Center for Plain Language warns of risks from confusing messages
Reposted from prnewswire.
WASHINGTON, Dec. 18, 2017 /PRNewswire/ — The Center for Plain Language is speaking out against proposed changes to the Centers for Disease Control and Prevention’s (CDC) communication rules. On Friday, December 15, the Washington Post reported that the Trump administration is forbidding CDC from using seven terms and phrases in its upcoming budget documents. The terms are: diversity, vulnerable, fetus, entitlement, transgender, evidence-based, and science-based. These proposed changes discourage clarity and transparency, and could create public harm.
One of the most anti-transparency changes replaces “science-based” and “evidence-based” with “CDC bases its recommendations on science in consideration with community standards and wishes.” Instead of a simple two-word phrase, CDC must now use a 13-word sentence with several multi-syllabic words. That change could cause confusion for anyone with low health literacy skills. And that is a large number of Americans.
According to CDC’s own website, “Nine out of 10 adults struggle to understand and use health information when it is unfamiliar, complex or jargon-filled.” While the proposed language affects CDC’s budgeting process, it may trickle down to patient-facing communications as well.
“The National Assessment of Health Literacy found that at least 30 million American adults have below basic health literacy,” said Jennifer Pearce, Center Board member and health literacy expert. “Why would anyone want to discourage understanding and clarity for some of our most ‘vulnerable’ citizens?”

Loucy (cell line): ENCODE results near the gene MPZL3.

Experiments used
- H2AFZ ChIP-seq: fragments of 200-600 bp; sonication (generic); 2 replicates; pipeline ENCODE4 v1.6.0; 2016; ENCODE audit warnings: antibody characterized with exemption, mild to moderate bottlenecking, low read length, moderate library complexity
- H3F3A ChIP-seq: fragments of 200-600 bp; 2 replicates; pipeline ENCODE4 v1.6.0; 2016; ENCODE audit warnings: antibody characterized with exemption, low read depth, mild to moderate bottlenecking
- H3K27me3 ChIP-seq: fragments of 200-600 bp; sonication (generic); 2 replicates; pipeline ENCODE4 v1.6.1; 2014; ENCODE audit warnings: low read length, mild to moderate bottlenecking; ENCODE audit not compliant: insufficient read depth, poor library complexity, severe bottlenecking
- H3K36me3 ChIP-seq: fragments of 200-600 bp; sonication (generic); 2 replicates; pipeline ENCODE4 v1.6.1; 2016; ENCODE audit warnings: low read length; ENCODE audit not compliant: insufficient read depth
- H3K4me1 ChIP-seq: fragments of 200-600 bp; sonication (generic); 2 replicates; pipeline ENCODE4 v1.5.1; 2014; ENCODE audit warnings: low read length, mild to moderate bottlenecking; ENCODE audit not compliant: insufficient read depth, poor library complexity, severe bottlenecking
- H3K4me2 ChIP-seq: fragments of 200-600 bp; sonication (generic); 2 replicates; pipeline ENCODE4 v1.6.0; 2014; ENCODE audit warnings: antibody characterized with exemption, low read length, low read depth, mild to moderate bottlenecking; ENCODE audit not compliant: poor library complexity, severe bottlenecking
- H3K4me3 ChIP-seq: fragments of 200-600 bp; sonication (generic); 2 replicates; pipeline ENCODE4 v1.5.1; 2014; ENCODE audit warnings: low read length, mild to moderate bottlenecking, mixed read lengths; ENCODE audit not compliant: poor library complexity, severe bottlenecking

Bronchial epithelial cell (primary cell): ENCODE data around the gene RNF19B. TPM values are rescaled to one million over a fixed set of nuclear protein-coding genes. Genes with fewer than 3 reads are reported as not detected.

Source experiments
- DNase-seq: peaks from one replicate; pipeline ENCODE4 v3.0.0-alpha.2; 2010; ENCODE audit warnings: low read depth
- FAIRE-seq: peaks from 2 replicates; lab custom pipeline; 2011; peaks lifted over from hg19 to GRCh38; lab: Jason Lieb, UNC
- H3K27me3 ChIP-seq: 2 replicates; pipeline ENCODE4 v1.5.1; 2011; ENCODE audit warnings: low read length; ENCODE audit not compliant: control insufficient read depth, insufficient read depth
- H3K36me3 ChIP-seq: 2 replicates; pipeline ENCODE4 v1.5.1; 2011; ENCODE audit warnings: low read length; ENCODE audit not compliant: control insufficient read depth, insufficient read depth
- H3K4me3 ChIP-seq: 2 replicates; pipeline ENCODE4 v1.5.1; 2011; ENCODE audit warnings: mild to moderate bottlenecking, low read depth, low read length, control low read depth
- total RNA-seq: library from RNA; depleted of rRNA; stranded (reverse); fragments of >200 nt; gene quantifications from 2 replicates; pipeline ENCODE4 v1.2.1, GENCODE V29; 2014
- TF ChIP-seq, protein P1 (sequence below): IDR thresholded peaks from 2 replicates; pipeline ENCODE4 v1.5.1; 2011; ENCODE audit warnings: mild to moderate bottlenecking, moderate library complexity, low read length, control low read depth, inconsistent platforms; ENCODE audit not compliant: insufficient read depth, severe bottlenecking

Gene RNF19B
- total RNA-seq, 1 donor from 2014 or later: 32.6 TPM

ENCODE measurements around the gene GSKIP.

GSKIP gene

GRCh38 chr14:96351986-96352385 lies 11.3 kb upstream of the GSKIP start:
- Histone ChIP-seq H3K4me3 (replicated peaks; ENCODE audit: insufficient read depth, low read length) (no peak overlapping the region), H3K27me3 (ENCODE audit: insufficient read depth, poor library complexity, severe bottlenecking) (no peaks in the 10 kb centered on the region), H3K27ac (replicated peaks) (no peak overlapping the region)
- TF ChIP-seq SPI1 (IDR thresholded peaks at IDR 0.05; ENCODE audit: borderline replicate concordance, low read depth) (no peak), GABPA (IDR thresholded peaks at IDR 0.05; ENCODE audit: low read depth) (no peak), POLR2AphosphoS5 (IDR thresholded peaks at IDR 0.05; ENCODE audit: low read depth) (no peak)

Forcing anti-transparency language on a government agency that won twice at the 2017 ClearMark Awards — which recognize North America’s best plain language work —is unacceptable. We should be encouraging clear government communication, not stifling it with political word play. By speaking up, the Center hopes to encourage CDC and citizens to push back against these changes.
“We founded the Center because everyone has the right to receive clear and transparent communication,” said Susan Kleimann, the Center’s Board Chair. “We drove the Plain Writing Act of 2010, and these proposed changes galvanize our commitment to increasing clarity with the Plain Regulations Act, as well.”
The Center for Plain Language, a non-profit organization, helps government agencies and businesses write clear and understandable documents. The Center supports those who use plain language, trains those who should use plain language, and urges people to demand plain language in all documents. For more information, visit: centerforplainlanguage.org.